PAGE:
Wednesday, August 12, 2009

Cloppenburg, Lower Saxony, Germany 9.7.09: Green Lanes and Prayer Chapels

Not much to report the last two days that would be of interest to anyone reading a travelogue. The 7th, Jochen and Regina had invited family over—Iris E. and her sister from Boston, and Jochen’s brother Lothar and his wife.

From mid-afternoon, we sat outside in the garden drinking champagne and talking a polyglot mix of English, German, and Badish—the latter mostly incomprehensible to me. I realize as I listen that the tendency to clip the final consonant off words like Garten runs through the whole dialect, and the indefinite article becomes something that sounds like d’ to my ear, regardless of gender or case, so that die Strasse becomes d’ Straush.

And Baden-Baden is, amusingly, Bade-Bade. But a long evening of listening to people talk animatedly in a language I only partly understand is tiresome in the extreme, despite the little nuggets of linguistic recognition that might occasionally enliven it.

As rain approached, we moved inside, and carafes of red and white wine appeared, along with bowls of peanuts and corn chips followed by sausage, cheese, and smoked fish. Then began the real Badish gabfest, with story after story, flailing hands, leers and winks, uproarious laughter. People in this part of Germany don’t fit the stereotype of the reserved, cool German at all.

I understood little, except one funny story Jochen told about someone he knows, who went into a shop and wanted to speak “good” German so he wouldn’t be dismissed as a country oaf.

He wanted a Tüte, which people around Jöhlingen apparently call a' (literally: a sound like “uh” for ein/eine) Guk. But since Badish often substitutes g for c and he wanted to be hyper-correct, he corrected the word to Cuk and threw in the final –e for good measure. He asked for a’ Cuke.

Regina told a story about Fronleichnam, when the town gathers at the church square at the end of the procession and sings, “Grosser Gott, wir loben Dich.” At a previous Fronleichnam event, near her were two people from the village known to be simple.

People call the man by some Italian song he’s famous for belting out at any gathering whatsoever—Volare Cantare, or something like that. The woman has large breasts and smiles to beat the band, always.

As the hymn began, Volare grabbed his companion’s breasts with one hand, raised the other to wave, and then launched into his Italian song. And as Jochen said later, these stories are told affectionately. Characters are a part of village life, and when they leave, there’s a hole in the heart of the community.

And then yesterday, a long, tiring drive by the autobahn through Frankfurt and on to Dortmund and Osnabrück. Steve had made a 3 P.M. appointment with a Herr M., a local historian, at the hotel in Cloppenburg, and we were afraid we’d be late, which added to the stress of the trip.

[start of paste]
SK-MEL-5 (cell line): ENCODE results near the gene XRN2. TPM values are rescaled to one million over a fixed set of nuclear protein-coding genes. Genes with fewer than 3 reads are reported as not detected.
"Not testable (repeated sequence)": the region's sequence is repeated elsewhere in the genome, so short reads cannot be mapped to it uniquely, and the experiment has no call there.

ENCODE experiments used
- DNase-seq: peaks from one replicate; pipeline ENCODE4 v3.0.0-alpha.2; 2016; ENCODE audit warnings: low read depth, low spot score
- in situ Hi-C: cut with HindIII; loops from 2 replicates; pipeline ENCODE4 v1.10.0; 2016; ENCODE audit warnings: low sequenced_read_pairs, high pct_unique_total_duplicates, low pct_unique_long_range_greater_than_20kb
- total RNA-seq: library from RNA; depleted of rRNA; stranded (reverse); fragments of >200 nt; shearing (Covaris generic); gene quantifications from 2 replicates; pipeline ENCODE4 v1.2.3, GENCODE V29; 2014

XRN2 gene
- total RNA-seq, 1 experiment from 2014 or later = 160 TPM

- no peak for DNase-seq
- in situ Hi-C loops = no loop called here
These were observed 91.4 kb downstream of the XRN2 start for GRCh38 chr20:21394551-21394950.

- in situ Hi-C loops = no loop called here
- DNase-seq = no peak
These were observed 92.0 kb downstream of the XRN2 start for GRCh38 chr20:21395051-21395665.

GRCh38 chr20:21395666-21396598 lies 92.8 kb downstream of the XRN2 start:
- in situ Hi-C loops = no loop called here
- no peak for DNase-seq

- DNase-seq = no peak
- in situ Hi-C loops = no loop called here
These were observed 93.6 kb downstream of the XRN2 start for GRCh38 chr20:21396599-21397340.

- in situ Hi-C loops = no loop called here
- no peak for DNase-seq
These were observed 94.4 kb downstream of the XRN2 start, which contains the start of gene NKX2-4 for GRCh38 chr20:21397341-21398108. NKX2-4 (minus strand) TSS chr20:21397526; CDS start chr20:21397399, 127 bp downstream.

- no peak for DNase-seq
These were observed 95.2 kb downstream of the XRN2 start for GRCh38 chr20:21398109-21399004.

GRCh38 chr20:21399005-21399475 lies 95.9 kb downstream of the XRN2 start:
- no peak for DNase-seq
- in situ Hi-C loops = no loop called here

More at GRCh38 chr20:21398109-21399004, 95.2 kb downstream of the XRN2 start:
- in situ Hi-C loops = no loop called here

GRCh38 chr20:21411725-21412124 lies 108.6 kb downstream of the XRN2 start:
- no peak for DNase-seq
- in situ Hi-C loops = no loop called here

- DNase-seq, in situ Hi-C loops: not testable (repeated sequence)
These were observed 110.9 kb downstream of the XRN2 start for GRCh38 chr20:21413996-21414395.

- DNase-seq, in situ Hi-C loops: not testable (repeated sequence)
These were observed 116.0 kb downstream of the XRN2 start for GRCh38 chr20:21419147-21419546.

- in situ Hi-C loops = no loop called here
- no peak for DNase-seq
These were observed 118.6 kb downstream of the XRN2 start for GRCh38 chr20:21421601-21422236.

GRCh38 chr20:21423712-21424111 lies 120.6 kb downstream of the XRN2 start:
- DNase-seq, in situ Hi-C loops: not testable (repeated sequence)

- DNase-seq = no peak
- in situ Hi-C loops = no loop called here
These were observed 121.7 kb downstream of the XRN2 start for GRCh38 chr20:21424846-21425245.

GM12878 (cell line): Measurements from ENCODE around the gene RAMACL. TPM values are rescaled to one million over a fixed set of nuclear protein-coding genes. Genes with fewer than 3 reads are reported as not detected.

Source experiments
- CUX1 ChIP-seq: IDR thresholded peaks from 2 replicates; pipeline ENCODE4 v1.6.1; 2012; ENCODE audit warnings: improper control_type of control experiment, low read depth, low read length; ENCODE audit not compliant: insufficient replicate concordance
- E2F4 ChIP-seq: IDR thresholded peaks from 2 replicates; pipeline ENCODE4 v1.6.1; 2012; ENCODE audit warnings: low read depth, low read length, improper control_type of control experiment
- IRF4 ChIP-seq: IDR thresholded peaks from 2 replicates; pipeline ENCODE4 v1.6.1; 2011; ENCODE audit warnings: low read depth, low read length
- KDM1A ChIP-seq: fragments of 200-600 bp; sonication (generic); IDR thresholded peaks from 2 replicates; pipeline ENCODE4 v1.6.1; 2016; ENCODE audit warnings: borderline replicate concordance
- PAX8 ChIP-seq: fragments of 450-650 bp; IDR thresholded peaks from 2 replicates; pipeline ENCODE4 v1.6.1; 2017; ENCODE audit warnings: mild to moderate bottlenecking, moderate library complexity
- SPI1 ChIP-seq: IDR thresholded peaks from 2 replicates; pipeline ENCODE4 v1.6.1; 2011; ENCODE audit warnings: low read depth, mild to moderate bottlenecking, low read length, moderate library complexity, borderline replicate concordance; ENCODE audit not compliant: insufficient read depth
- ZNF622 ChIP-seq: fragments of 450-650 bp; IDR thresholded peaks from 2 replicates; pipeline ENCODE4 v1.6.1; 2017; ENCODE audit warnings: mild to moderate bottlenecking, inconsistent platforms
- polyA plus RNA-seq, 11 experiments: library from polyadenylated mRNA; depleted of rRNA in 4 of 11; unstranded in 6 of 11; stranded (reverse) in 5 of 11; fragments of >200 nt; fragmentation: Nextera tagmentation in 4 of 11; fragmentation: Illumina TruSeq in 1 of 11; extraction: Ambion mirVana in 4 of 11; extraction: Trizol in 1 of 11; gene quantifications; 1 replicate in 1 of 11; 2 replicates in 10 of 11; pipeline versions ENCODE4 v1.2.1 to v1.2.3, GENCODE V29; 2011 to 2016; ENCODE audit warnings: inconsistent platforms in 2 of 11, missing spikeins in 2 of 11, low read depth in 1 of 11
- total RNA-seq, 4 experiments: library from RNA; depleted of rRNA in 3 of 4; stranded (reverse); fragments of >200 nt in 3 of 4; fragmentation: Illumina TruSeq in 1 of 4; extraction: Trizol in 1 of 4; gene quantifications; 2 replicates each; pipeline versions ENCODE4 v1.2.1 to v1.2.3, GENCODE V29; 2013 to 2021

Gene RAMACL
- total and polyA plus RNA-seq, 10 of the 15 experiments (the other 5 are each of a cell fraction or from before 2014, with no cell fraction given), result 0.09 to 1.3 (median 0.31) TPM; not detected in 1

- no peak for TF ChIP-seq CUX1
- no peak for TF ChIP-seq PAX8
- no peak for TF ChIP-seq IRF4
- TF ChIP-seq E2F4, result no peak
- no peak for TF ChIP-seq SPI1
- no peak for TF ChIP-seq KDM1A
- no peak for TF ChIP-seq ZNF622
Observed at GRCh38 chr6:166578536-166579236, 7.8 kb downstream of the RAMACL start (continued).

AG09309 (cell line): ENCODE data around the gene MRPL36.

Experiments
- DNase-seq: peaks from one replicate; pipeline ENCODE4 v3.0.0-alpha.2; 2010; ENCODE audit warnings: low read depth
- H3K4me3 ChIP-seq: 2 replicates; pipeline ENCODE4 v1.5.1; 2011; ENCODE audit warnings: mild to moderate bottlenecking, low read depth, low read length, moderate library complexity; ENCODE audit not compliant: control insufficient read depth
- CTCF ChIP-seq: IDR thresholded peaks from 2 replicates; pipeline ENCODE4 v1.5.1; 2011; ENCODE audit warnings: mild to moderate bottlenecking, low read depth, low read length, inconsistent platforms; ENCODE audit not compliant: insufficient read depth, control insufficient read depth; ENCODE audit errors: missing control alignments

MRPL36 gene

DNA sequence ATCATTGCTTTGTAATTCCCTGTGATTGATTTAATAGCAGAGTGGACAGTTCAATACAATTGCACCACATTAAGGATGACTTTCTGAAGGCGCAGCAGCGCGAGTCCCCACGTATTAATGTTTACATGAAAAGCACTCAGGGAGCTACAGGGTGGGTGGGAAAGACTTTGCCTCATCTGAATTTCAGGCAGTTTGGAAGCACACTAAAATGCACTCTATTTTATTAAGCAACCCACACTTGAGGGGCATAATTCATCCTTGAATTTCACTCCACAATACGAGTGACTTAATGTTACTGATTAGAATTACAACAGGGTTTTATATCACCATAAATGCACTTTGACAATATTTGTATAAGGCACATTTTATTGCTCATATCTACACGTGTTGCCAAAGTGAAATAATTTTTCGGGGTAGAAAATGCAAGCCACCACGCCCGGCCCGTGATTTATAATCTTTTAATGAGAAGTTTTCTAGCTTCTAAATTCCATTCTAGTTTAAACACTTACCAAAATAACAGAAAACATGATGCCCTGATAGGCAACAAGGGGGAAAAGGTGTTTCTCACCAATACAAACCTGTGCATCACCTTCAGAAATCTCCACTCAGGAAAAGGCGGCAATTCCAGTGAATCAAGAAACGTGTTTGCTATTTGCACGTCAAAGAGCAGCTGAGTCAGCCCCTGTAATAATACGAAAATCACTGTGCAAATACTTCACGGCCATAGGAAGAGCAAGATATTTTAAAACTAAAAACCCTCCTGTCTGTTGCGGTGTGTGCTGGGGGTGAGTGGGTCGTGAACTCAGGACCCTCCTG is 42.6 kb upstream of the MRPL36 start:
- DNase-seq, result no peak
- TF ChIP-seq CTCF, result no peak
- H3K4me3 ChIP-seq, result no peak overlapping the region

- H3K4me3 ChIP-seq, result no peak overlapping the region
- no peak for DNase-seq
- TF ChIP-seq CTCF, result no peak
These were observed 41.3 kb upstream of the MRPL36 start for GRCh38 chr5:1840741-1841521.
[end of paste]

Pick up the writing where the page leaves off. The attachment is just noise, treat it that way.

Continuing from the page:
We arrived about 15 minutes late and found Herr M. waiting outside the hotel in his car, and he then gave us a driving tour of the area in which Steve’s ancestors lived—Augustenfeld, Evenkamp, and Werwe.

Beautiful Saxon countryside with restful-looking brick houses and barns, the occasional fachwerk and thatched-roof structure, fields of corn, wheat, and asparagus, and pastures with cows and horses.

The country lanes are deeper and greener, less sunnier and open, than in Baden. And people are, of course, less sunny and open—on the surface, at least—more reserved and cautious about smiling or saying hello.

This is a rare Catholic area in a Protestant region, and the church in Löningen, which formerly served the entire area, is an interesting mix of south German baroque and north German restraint—a mix I liked, since the baroque motifs don’t run wild and become simply silly-looking, as they sometimes do, and there’s space left in the church for silence, emptiness, contemplation.

In front of the main altar at the end of the aisle is a huge bible of handmade paper with beautiful modern illustrations, hand-drawn by someone local, to illustrate each page. One page is turned each day. The presence of this large, open bible at the foot of the altar is yet another reminder that Catholics in this region co-exist with Protestants, and have learned from the tradition of their evangelical brothers and sisters.

Also, out in the country—perhaps at Evenkamp—Herr M. took us to a little brick prayer chapel. It was beautiful inside, with old oak beams, a brick floor, two simple handmade wooden stools, and a crucifix. A place to sit and pray as one goes about the business of the day . . . . It was apparently built by someone with one of Steve’s family names, Endemann.

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